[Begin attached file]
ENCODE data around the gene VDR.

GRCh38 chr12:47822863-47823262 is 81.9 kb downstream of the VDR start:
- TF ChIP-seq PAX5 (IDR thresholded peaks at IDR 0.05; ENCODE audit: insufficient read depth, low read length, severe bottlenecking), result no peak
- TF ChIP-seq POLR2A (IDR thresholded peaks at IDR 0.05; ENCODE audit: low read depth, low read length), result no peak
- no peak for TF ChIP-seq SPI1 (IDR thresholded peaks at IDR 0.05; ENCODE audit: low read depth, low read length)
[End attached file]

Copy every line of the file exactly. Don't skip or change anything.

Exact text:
ENCODE data around the gene VDR.

GRCh38 chr12:47822863-47823262 is 81.9 kb downstream of the VDR start:
- TF ChIP-seq PAX5 (IDR thresholded peaks at IDR 0.05; ENCODE audit: insufficient read depth, low read length, severe bottlenecking), result no peak
- TF ChIP-seq POLR2A (IDR thresholded peaks at IDR 0.05; ENCODE audit: low read depth, low read length), result no peak
- no peak for TF ChIP-seq SPI1 (IDR thresholded peaks at IDR 0.05; ENCODE audit: low read depth, low read length)